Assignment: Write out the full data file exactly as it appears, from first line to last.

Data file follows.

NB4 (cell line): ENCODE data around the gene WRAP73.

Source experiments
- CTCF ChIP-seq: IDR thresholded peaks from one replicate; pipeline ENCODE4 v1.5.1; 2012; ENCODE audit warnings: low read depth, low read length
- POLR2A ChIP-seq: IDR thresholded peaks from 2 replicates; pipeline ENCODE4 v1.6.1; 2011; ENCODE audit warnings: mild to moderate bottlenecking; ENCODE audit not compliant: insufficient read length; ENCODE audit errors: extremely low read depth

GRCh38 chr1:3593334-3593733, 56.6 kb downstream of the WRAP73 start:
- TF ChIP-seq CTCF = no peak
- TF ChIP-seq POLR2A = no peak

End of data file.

NB4 (cell line): ENCODE data around the gene WRAP73.

Source experiments
- CTCF ChIP-seq: IDR thresholded peaks from one replicate; pipeline ENCODE4 v1.5.1; 2012; ENCODE audit warnings: low read depth, low read length
- POLR2A ChIP-seq: IDR thresholded peaks from 2 replicates; pipeline ENCODE4 v1.6.1; 2011; ENCODE audit warnings: mild to moderate bottlenecking; ENCODE audit not compliant: insufficient read length; ENCODE audit errors: extremely low read depth

GRCh38 chr1:3593334-3593733, 56.6 kb downstream of the WRAP73 start:
- TF ChIP-seq CTCF = no peak
- TF ChIP-seq POLR2A = no peak